HumanIPO: How was the decision to give Lagos the hosting rights for Africa’s first Social Media Week reached?
Obi Asika: I have to be thankful to the founder of Social Media Week and his team, this is the sixth year it’s been happening [around the world].Following their experience with the Obama campaign in 2007/08, they built this platform which is now 32 cities worldwide. We are in February, it’s twice in a year - February and September.
So in February 2014 we will be doing this again and I hope it will be much bigger. I think now everybody understands what this is about. Everybody gets it including the sponsors and media partners. So the scale will be bigger.
How we got it was simple. My partner, Ngozi, has sat on several social media panels for a number of years in the past. So she approached me first. She said: “I think this could really work”. So I said “I like it already”, straightaway. We approached the team in New York.
She said there were offers from Nairobi and Cape Town. I told her not to worry about that, “I’ll take care of it,” I said.
They said they’ll make their decision. They made it and went with us. We were very happy and proud about it.
I live in Lagos which is the largest black city in the world. So it felt right that the first Social Media Week in Africa should come to Lagos. Also, Nigerians are the most viral people in the world.
They talk, communicate and chat the most in chat rooms in Eskimi, Mxit, via Java phones talking all day. Also on Nairaland, that’s what they do. So the Social Media Week had to come here.
And the people of Lagos had proven me right. I did 160 events. That wasn’t me but the people of Lagos who were actively involved in real conversations, real dialogues and real knowledge. I must say there is an incredible wealth of knowledge in this town.
What is the most important thing that has come out of this week?
We must do better at telling our stories – personally, corporately and as a country. This is critical because there is basically nothing out there that shows the world who we are.
In the real sense, we have the richest content, culture and heritage. We have the most diversity, the most intellectual capacity and the most creative with the hottest music, fashion, comedy and currently the African Champions of football. So I think we have more than enough to engage the world.
Do you think you’ve been able to achieve what you envisioned?
We’ve overachieved actually. I really want to commend my partners because without them, this wouldn’t have happened. Because what we tried to do is to bring a global team to Lagos because Nigerians are global and Nigerians deserve to be treated as global. Even if you act locally, we still think globally.
A major challenge participants complained about was connecting the various events because many people were going on concurrently at various locations. How can people following the stories connect to all that happened everywhere?
That’s why we used social media for interaction. After this event, we plan to push out all contents in a more comprehensive manner. We live streamed over 50 events which has never happened in Nigeria.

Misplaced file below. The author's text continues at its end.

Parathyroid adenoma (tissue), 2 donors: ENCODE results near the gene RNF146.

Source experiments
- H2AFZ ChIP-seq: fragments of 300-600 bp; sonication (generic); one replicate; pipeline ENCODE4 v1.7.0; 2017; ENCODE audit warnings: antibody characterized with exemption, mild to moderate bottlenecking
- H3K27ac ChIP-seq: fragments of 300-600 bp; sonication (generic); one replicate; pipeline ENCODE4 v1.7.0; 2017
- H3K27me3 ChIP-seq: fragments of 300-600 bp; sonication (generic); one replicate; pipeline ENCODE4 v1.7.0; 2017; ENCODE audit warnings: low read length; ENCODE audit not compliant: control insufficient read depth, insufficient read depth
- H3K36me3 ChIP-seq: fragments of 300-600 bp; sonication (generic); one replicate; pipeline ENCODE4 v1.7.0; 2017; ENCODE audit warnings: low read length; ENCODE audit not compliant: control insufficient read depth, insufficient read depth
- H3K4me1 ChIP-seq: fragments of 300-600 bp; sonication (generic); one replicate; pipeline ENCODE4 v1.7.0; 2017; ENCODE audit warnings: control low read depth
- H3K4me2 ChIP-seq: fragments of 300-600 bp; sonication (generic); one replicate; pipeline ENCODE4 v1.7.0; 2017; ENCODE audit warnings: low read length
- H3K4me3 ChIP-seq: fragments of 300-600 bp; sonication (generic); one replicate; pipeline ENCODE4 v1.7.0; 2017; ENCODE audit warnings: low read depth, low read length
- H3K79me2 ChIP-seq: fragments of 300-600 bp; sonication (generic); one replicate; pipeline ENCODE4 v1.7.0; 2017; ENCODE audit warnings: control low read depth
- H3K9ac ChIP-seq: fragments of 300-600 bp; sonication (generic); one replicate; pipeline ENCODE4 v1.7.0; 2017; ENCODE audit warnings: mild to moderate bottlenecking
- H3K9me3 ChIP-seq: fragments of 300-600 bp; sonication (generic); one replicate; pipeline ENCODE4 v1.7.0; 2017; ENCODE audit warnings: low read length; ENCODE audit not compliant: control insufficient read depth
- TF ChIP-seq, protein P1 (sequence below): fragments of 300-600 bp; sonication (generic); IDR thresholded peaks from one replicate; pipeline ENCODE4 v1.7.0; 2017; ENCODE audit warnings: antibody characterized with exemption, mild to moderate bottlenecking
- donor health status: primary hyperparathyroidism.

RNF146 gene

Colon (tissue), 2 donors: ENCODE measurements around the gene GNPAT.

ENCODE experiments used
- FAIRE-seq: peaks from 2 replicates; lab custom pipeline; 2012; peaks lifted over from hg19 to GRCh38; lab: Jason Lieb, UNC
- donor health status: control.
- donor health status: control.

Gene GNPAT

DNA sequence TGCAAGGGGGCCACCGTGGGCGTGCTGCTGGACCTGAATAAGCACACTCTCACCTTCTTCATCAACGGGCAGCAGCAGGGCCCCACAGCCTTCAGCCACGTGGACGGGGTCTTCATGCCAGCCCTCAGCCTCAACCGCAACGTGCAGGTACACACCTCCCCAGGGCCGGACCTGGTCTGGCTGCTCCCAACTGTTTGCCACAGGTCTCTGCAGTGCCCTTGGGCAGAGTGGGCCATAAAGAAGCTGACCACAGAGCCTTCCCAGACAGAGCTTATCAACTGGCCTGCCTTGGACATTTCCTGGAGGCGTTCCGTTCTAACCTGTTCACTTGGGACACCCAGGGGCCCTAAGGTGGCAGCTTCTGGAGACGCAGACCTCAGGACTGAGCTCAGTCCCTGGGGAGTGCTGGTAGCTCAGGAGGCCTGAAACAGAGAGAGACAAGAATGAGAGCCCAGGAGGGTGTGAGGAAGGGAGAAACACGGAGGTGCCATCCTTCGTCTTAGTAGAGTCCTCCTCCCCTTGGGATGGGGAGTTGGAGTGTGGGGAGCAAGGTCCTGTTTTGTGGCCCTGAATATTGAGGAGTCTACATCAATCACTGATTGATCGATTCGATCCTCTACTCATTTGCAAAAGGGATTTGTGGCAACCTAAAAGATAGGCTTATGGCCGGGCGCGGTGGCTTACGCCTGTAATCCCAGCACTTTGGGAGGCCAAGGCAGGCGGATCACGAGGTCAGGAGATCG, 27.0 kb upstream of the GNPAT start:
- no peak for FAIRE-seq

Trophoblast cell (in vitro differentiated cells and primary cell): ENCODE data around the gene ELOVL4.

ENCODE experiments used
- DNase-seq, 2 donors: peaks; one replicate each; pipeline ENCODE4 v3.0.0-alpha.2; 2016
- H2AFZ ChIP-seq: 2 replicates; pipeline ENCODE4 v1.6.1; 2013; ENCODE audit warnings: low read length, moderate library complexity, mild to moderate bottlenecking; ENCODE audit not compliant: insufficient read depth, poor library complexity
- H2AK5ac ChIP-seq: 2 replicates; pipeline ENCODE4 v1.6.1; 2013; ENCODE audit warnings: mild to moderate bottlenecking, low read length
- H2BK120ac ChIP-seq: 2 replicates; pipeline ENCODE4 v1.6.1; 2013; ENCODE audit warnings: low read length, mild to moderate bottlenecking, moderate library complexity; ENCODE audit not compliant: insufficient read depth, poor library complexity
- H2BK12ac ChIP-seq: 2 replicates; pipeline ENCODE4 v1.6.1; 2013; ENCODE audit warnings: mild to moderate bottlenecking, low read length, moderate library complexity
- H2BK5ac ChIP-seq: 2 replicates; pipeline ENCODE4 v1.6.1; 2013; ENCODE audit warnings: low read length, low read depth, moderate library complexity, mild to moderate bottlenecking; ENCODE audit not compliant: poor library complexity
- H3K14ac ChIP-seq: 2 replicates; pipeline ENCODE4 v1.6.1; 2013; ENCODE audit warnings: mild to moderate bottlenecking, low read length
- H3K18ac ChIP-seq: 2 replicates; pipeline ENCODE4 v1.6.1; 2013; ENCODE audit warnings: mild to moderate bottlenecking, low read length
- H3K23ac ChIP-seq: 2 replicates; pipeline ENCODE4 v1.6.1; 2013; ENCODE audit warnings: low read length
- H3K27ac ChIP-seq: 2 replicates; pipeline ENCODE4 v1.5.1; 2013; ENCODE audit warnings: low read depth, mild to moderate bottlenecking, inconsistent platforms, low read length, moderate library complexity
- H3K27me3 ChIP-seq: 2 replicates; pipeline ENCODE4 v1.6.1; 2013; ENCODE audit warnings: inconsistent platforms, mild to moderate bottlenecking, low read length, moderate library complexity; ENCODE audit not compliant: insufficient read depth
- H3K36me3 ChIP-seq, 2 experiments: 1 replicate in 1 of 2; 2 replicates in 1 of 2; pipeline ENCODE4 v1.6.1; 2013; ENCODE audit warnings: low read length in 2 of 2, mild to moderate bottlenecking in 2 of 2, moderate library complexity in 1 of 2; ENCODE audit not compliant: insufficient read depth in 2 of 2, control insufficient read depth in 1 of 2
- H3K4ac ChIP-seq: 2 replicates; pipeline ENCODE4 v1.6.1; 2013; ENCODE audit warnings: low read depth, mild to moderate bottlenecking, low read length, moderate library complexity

All of these live streams are archived. All the presentations from all the panels, we’ll push them all back out. This whole thing is about knowledge sharing.We have to keep talking about the issues in Nigeria. Let’s keep talking about the future. Stop complaining and start acting. The best way to act is dialogue.
What problems have you faced during the conference?
The only challenge was with technology. We still don’t have optimum speed even with our optimum infrastructure, so we have several challenges with technology.
For me, drop-out is a common phenomenon. I’ve had drop-out in New York and London,; so it’s not a local problem but a global challenge.
As we draw the curtains on this year’s edition, what do plan to improve upon next year?
To improve upon next year is to spread it around Lagos. We will have more partners and more resources. My goal is to make University of Lagos (UNILAG) a youth hub next year.
It has 45,000 students with various venues and facilities including UNILAG FM. We will do that next year God-willing.
We are going to have a tech hub as a designated center to give more partners opportunity to do more things. If people say we have much events this year, next year will be even worse because a lot of things are happening in the technology space in Lagos. We couldn’t showcase so many things this year.
What you’ll find is that Nigerians and Lagosians don’t really know what is going on! They don’t know. If the minister didn’t come to say what the government is doing, most people won’t know.
Despite the fact Social Media Week is city-based, how can you get other parts of Nigeria actively involved in subsequent editions?
I could go and push for SMWAbuja, but I’m sure you don’t want me to die because SMWLagos was pretty stressful.But we can engage people virtually. For instance, you can do your Hangout from Abuja this year. But for me, Lagos is the sea, it’s the capital and it’s the centre. It is the commercial capital of Black Africa and we have to recognize what that means.
The city is bigger than 36 African countries. To me, I see Lagos as the creative capital of the continent – the home of the hottest music and the continent’s biggest movie industry.
How would you respond to people that felt disconnected and didn’t see the relevance in the event?
If you feel disconnected and didn’t see the relevance in any of the 160 events, you are actually the one that is disconnected and irrelevant.
It’s the most knowledge I have seen come out of this country in my life. So anybody who doesn’t understand why we should be talking about open data and governance, transparency and technology, business of fashion, music and so on, I say good luck to you.